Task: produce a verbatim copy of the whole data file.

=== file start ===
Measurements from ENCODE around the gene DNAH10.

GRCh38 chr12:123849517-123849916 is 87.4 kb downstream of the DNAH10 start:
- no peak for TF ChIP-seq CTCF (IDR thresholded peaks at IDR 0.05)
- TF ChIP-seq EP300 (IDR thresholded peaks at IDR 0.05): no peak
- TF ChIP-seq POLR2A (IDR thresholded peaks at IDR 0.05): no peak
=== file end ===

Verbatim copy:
Measurements from ENCODE around the gene DNAH10.

GRCh38 chr12:123849517-123849916 is 87.4 kb downstream of the DNAH10 start:
- no peak for TF ChIP-seq CTCF (IDR thresholded peaks at IDR 0.05)
- TF ChIP-seq EP300 (IDR thresholded peaks at IDR 0.05): no peak
- TF ChIP-seq POLR2A (IDR thresholded peaks at IDR 0.05): no peak